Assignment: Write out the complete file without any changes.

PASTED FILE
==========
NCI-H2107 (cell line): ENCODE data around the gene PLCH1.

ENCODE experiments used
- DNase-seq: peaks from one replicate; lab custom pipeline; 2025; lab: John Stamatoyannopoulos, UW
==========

NCI-H2107 (cell line): ENCODE data around the gene PLCH1.

ENCODE experiments used
- DNase-seq: peaks from one replicate; lab custom pipeline; 2025; lab: John Stamatoyannopoulos, UW